Kids Count

Why Kids Count in DC

When we think of the economic growth of our city -- we tend to neglect the value proposition of more children in DC. We would agrue DC has made significant strides toward becoming a child-friendly city (i.e. investments in K-12 education, robust eligibility for health insurance, universal preK) and we urge city leaders to continue to invest in children, especially...

Code for DC APP Simplifies the DME Boundary Review Policy Proposals

Dear Parents, Education Stakeholders and Advocates! We wanted to share that Code for DC released the Our DC Schools - http://www . ourdcschools.org/ application yesterday, to simplify the DME's student assignment and boundary review process. Families, advocates, anyone, can learn about the components of the 3 proposal examples drafted by the boundary review Advisory Committee, and also rate and comment...

Pediatricians can do more to spur healthy brain development

Editor’s Note: The American Academy of Pediatrics launched Healthy Child Care America in 1995, a project to promote quality early education and child care experiences for families and communities. Chapters across the country are launching early brain and child development programs. We invited Dr. Lee Beers from Children’s National Medical Center and a member of our D.C. KIDS COUNT advisory...

Middle schools and "exit rates"

We're still processing all the great information from yesterday's D.C. Council Roundtable on Middle Schools. HyeSook testified and we circulated drafts of our upcoming issue brief on middle school. Bill Turque at the Post quoted from our report in this blog post yesterday: " Can D.C. keep middle schoolers from 'teetering on the ninth-grade cliff ?" Thanks for the coverage,...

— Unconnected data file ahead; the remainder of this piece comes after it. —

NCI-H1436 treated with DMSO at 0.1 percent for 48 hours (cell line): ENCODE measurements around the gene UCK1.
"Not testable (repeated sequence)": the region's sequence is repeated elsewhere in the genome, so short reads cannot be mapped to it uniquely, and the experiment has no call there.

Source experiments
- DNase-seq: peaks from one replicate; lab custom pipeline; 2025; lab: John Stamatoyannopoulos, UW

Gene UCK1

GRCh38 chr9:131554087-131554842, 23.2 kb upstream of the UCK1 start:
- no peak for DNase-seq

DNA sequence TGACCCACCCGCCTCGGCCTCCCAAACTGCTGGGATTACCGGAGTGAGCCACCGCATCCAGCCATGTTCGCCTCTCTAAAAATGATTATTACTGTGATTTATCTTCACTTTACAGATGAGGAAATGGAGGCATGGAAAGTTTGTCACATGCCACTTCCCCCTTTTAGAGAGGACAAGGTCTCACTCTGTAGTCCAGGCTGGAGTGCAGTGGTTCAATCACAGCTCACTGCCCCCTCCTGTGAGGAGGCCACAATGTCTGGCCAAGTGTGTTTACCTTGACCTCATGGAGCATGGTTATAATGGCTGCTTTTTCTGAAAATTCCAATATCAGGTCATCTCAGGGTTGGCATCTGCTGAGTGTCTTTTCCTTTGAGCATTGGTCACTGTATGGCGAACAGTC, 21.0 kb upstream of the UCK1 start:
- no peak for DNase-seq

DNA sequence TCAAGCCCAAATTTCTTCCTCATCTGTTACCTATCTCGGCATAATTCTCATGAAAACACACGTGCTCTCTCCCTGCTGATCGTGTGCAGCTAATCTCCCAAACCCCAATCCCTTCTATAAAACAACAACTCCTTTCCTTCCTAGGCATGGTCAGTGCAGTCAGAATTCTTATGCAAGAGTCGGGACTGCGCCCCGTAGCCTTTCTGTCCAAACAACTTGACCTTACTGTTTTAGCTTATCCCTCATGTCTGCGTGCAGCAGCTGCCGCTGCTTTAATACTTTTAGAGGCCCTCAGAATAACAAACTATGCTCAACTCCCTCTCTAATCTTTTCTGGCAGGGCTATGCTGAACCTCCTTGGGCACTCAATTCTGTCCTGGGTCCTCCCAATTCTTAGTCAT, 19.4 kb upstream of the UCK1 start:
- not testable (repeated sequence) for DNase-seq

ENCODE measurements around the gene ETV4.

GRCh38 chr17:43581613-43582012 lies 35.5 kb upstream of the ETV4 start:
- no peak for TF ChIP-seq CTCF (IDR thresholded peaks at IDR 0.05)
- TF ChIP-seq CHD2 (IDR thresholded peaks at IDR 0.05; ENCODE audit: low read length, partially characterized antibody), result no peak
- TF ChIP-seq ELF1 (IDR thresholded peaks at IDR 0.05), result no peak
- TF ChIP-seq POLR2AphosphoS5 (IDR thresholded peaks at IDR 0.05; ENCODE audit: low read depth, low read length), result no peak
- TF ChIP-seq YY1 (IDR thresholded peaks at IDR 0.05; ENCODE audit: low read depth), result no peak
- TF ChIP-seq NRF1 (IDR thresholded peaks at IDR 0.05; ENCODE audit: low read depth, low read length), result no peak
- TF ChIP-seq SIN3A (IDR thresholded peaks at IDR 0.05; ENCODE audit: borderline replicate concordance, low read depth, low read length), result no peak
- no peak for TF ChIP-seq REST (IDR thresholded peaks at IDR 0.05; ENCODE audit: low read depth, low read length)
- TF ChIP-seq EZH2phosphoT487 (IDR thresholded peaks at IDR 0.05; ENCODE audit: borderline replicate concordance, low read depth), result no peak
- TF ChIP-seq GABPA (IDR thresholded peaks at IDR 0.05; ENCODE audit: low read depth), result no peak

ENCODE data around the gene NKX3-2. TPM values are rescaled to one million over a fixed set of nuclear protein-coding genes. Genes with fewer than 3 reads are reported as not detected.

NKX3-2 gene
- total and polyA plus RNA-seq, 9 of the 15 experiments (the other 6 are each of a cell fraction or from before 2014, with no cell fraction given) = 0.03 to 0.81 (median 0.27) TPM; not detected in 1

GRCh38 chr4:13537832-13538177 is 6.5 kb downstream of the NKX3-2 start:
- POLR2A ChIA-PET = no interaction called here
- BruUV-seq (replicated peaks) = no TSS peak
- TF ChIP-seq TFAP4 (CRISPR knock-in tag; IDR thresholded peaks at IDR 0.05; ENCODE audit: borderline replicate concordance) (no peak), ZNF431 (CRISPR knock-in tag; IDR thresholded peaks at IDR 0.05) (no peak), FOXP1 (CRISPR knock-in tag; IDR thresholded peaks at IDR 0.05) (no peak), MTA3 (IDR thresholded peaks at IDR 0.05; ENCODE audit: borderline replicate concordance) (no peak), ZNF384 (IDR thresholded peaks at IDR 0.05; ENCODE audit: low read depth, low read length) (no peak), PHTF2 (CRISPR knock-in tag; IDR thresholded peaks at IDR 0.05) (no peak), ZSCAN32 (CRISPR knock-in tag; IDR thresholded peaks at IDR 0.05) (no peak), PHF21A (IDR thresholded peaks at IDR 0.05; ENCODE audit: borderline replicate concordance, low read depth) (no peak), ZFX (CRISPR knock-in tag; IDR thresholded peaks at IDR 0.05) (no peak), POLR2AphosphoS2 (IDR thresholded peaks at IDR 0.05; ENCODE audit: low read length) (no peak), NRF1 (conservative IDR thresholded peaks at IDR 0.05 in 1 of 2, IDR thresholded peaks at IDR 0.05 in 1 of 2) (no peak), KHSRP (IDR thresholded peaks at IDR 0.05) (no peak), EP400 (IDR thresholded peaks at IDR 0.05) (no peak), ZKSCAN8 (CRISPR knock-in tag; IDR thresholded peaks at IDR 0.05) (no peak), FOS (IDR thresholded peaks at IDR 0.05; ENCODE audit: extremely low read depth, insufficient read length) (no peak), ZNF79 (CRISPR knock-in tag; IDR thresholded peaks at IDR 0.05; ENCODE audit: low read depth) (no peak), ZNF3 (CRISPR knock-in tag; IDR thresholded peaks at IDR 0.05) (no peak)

Middle schools are "the weakest link"

D.C. Council Chairman Kwame Brown has staked out middle school reform as his turf. Today he convened a "roundtable" style public hearing to learn more about what's going wrong in the middle grades -- 6, 7 and 8 -- and what can be done to turn them around. DC Action Executive Director HyeSook Chung testified that the middle grades are...

TANF anniversary brings more changes for struggling families

This week marks the 15th anniversary of Temporary Assistance for Needy Families (TANF), a program that provides cash assistance and career development services to qualifying families with dependent children. In the District, more than 16,000 families received TANF benefits in 2010, and the number is already greater in 2011. Read more in our brand-new policy snapshot . TANF was supposed...

Changing definition of "household"

The Washington Post had an exellent story today about how more families in the region are living in extended-family households. Adult children are moving back in with their parents, grandparents are now living with grandchildren and more families are sharing housing with non-relatives. It's all another consequence of the weak economy and job market, as well as the continuing effect...

Test scores reflect deep disparities by ward

Last month, OSSE released the 2010-11 D.C. Comprehensive Assessment System (DC CAS) aggregate results. Scores were reported for elementary and secondary schools (as a whole) in both reading and math. DC Action took a look at the results and our analysis is presented in this new data snapshot: D.C. Student Test Scores Show Uneven Progress. Our major takeaways are: Both...

A new community health center in Ward 4

One of the interesting findings in our recent Census issue brief was the expansion of the Hispanic community beyond its traditional core in Ward 1, where it actually decreased by 12%. In particular, Ward 4 has seen the largest influx in Hispanic residents over the past decade, with a 54% increase or 5,000 residents. Of course, the Census does not...